December 18 2014 Latest news:
Monday, October 29, 2012
Here’s hoping it’s not a three-minute wonder
Watching trailers for upcoming movies in a darkened cinema is, depending on your mood, either a perk or a pain in the backside.
We’ve all known ‘trailer movies’ where the very best of all the gags and storyline are crammed into a three minute clip making the need to actually pay good money to watch the absolute dirge which pads it out to two hours, appears like a very serious case of advertising regulation infringement.
It’s like reading the blurb on the back of a book, but rather than simply provide a brief overview of the sort of content you’re about to encounter, it runs you through all the major plot twists and turns, introduces you to all the major characters, and hints pretty heavily at just what the ‘big reveal’ is going to be.
Because as much as I love a good trailer and find myself frequently as chuffed I’ve been given a glimpse at a future blockbuster as to the full length feature I’ve paid to watch, the cold hard facts are that trailers more often than not spoil films.
The best are those which give only the tinniest hint at what it is come. A mere nudge in the popcorn-guzzling audience’s collective side. Like dangling a piece of delicious chocolate, dipped in hot chocolate and covered in scrummy chocolate bits into your open mouth only to whisk it out again after your senses become consumed by the lure of what might have been and what could still be.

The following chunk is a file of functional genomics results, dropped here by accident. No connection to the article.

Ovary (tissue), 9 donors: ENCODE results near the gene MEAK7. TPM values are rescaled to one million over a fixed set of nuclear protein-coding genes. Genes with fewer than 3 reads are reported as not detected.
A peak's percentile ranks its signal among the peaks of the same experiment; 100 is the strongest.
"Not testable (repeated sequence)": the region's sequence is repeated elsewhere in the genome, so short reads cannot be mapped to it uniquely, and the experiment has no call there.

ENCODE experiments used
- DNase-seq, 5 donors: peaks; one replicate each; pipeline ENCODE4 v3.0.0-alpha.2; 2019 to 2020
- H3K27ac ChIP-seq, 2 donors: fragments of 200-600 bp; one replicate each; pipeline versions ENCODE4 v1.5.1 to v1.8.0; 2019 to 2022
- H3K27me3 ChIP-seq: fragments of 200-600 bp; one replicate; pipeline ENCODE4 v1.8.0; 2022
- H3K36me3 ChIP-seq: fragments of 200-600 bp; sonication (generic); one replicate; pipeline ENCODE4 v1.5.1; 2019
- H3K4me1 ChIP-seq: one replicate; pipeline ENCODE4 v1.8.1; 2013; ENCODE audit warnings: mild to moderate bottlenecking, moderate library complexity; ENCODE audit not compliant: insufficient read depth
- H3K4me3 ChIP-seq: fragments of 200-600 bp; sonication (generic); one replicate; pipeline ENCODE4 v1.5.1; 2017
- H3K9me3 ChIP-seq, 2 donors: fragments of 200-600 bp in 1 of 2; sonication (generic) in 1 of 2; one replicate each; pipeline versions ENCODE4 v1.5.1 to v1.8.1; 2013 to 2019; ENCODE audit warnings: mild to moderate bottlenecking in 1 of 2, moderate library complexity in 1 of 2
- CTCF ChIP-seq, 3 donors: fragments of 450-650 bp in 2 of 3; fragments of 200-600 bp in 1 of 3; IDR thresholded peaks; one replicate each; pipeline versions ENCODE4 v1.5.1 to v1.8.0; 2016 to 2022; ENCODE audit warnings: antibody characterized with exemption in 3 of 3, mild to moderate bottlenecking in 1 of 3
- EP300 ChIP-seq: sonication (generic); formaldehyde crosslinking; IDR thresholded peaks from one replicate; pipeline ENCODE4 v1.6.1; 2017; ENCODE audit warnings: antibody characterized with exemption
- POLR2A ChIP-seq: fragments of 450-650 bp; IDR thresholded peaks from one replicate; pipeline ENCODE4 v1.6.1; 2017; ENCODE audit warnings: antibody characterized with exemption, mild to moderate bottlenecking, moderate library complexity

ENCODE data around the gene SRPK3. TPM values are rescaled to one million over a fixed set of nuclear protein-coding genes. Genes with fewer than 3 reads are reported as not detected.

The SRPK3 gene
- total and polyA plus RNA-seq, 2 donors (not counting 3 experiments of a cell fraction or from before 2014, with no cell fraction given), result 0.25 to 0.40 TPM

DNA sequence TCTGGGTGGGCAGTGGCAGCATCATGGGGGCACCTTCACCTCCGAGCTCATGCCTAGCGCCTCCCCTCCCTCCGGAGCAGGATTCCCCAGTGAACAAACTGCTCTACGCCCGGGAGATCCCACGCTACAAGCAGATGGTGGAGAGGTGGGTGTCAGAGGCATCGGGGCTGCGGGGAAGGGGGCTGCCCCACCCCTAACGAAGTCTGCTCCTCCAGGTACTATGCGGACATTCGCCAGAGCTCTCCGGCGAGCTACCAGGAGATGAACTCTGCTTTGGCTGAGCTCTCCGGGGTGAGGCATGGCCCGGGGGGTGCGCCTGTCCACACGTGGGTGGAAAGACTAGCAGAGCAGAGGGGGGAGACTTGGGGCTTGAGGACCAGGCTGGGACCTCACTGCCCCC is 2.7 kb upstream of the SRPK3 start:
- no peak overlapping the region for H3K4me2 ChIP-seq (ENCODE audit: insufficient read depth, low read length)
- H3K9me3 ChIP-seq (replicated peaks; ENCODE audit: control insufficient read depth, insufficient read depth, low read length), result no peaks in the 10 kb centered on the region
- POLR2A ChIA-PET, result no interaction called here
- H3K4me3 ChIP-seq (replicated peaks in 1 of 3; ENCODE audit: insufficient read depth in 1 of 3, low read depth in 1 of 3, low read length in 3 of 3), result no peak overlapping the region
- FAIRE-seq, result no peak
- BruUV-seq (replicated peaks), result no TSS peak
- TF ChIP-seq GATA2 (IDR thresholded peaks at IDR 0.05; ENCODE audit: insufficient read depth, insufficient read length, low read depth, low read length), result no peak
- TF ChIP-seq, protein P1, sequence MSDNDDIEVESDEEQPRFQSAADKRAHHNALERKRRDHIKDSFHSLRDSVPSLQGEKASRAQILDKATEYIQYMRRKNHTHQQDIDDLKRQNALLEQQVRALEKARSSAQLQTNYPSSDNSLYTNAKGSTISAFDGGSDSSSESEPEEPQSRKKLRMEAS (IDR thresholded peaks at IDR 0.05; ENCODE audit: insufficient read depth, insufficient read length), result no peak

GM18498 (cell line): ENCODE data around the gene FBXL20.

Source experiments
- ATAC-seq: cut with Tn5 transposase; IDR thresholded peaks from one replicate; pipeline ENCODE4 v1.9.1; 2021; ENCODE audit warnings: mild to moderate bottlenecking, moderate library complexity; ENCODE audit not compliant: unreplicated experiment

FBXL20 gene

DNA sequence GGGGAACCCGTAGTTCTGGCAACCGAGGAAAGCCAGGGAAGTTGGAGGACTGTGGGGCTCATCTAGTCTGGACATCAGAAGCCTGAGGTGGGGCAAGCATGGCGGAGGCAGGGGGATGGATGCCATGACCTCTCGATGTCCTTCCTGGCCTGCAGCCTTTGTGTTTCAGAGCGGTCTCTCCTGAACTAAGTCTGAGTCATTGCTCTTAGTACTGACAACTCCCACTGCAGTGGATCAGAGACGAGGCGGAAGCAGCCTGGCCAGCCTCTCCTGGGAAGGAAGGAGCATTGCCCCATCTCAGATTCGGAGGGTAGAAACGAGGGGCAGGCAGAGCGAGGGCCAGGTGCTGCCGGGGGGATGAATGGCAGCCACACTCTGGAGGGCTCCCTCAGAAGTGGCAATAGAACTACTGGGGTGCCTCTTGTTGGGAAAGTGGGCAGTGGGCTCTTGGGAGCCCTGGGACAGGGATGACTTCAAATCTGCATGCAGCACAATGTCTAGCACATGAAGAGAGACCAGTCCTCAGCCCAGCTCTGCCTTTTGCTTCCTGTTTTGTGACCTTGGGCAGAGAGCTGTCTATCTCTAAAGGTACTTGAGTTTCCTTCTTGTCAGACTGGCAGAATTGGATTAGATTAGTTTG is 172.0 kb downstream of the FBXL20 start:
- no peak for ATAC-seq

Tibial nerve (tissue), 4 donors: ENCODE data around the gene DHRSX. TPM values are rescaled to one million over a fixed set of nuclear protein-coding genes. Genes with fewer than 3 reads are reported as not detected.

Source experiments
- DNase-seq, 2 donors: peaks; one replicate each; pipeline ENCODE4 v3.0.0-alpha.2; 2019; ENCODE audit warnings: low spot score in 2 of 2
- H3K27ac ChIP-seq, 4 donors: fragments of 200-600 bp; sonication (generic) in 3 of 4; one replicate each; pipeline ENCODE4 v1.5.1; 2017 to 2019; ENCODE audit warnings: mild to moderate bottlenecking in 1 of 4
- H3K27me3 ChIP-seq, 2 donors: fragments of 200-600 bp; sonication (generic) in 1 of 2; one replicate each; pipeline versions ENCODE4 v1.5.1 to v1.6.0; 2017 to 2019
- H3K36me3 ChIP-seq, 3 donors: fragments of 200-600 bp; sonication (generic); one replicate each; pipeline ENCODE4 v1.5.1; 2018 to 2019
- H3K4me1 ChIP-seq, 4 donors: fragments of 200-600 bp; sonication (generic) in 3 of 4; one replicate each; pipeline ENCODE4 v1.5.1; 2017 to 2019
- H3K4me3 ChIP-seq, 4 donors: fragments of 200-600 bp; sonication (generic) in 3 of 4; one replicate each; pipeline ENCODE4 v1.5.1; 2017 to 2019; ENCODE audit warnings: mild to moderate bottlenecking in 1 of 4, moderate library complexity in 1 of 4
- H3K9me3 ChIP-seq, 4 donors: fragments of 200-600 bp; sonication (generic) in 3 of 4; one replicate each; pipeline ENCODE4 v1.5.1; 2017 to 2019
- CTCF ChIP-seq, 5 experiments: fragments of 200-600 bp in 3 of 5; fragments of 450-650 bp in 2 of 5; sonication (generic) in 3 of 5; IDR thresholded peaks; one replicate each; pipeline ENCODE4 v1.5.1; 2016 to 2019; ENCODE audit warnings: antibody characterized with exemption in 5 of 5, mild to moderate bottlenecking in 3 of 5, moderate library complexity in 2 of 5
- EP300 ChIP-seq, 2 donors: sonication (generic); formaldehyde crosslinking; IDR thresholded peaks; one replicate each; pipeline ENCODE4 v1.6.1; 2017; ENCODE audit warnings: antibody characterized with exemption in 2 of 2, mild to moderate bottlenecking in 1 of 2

Which brings us nicely to The Life of Pi.
Now, I know this is a book. I know it was penned by Yann Martel, and I know it won the Booker Prize. At least, I did for sure, after checking it out on Wikipedia.
But any more than that, I have no idea.
And, clearly, it has now been made into a film – and one which must reach our shores pretty soon, seeing as it is forming part of the pre-Bond movie appetisers at local flea pits everywhere.
Yet the trailer looks so glorious, and so thoroughly mystifying that it reminds us of what a good trailer should be.
It should intrigue. It should capture the imagination. It should, most importantly, not give the storyline away.
And, ultimately, it should make you want to sell a couple of fingers in order to fund a ticket to have the mystery resolved.
It may, of course, prove to be absolute and complete arse of the highest order, and I may well consider those two pinkies a very high price to pay for an appalling movie.
But given it is supposed to lure me in it did a fine job.
The best trailers, I know, are normally for films that end up about as thrilling as watching a dog turd decompose for two hours, but this looks like it could buck the trend.
And if it doesn’t, the movie industry can at least rejoice in the fact that they have, once again, got the hang of a damn fine trailer.